MoffettNathanson analyst Craig Moffett said Crown Castle has benefitted from an uptick in tower leasing over the past couple of years. “Like its peers, the company experienced a slowdown in leasing in Q4 2019 related to T-Mobile and Sprint pulling back as they waited for a resolution to their proposed merger,” wrote Moffett.

Moffett also said Crown Castle’s tower growth guidance puts it in the same zone as American Tower’s and SBA’s. “Still, the bottom line is that Q4 results were soft, in large part due to a known factor (the T-Mobile pause and its knock-on effects to leasing and services), and the 2020 outlook remained unchanged on an apples-to-apples basis.”


Source:    3/4/2020

Navistar Defense buys West Point Assembly Plant

By DENNIS SEID / Daily Journal

Navistar Defense on Monday said it had acquired its assembly plant in West Point for an undisclosed amount. The company has leased the facility from Babcock and Wilcox since 2006.

“The purchase of the assembly plant is a part of our strategic plan to grow our business,” said Ted Wright, Navistar Defense chief executive officer. “With the hard work of the local workforce, Navistar Defense has manufactured tens of thousands of vehicles at this facility since 2006. This acquisition shows our commitment to the West Point community and to Mississippi.”

The West Point Assembly Plant has been Navistar Defense’s primary manufacturing site since 2006. The company calls the plant its hub for the manufacture of it line of military vehicles, which are sold worldwide. The plant is located on 161 acres and has 562,000 square feet of manufacturing, storage and office space comprised of five multi-purpose, moving assembly lines.

“This facility has the ability to produce armored and unarmored tactical vehicles from the ground up,” said Wright. “Beyond that, the plant’s large capacity offers the potential to manufacture a variety of products in addition to our core product lines.”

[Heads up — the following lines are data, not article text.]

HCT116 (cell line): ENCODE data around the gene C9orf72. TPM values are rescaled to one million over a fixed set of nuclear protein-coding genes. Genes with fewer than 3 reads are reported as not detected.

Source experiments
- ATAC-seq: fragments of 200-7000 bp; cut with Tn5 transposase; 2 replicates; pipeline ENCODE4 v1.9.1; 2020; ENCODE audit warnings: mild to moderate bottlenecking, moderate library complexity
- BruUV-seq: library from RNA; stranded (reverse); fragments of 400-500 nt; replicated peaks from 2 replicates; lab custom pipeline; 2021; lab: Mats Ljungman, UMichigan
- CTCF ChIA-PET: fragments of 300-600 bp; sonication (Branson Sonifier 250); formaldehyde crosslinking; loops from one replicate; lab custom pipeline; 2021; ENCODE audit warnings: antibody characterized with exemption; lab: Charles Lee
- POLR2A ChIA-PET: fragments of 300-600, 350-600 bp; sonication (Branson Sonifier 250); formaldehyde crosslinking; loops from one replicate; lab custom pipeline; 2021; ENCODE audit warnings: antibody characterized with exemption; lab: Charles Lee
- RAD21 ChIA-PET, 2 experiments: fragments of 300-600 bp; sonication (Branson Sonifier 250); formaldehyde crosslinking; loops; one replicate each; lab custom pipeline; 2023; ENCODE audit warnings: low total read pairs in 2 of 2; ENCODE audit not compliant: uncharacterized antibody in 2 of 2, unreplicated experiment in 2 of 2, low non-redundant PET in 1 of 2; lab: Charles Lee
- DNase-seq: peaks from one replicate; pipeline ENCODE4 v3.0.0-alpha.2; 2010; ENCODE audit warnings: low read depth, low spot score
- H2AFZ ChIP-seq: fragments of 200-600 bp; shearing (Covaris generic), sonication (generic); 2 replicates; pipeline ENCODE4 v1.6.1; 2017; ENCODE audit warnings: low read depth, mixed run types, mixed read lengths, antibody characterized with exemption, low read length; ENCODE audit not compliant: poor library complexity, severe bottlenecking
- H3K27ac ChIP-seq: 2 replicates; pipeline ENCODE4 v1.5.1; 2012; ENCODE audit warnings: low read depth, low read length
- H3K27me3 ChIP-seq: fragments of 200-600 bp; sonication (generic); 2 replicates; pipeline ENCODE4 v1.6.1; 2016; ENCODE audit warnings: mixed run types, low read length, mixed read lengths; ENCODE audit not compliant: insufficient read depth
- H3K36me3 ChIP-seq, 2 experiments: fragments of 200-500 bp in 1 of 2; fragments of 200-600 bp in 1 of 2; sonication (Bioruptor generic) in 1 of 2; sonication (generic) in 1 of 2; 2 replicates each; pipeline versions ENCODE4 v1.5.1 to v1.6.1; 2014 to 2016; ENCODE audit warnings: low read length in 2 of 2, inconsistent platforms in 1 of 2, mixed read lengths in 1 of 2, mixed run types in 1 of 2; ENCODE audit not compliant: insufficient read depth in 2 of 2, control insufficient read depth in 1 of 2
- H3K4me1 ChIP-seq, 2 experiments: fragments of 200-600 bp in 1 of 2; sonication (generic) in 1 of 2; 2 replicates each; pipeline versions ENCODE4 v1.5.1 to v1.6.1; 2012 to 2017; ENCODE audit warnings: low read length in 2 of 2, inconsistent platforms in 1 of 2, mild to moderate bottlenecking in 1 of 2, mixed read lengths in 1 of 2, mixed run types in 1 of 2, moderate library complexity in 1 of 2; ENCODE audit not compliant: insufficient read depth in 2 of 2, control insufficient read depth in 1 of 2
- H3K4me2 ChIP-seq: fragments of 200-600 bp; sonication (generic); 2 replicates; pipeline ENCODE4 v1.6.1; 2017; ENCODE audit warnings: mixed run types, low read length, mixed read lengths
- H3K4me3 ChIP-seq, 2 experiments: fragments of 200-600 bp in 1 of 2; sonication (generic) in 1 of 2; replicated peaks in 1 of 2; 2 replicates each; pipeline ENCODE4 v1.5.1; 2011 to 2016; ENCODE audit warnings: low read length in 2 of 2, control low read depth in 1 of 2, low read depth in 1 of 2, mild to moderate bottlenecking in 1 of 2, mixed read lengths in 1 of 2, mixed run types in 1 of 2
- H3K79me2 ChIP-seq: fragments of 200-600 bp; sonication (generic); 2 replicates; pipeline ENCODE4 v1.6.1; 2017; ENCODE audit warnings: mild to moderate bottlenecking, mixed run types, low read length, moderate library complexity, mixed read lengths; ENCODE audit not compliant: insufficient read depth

In addition to assembly tooling and equipment, the plant has high-volume chemical agent resistant coating painting, certified welding and technical automotive capabilities.

“West Point is pleased that Navistar Defense has made a long term, permanent commitment to our community,” said West Point Mayor Robbie Robinson. “We look forward to working with Navistar Defense for the good of our city, state and nation.”

Navistar Defense in December was awarded a $24.5 million contract to provide medium tactical vehicles to foreign military sales customers worldwide, except for Iraq.

Work will be done in West Point, with deliveries starting in 180 days after receipt of each delivery order.

The three-year requirements contract, awarded by the U.S. Army Contracting Command, is comprised of 6X6 general transport trucks and 6X6 wreckers, along with spare parts and technical data for both variants.

Navistar has been contracted to provide MTV variants to Iraq since 2017.

Source: 1/15/2020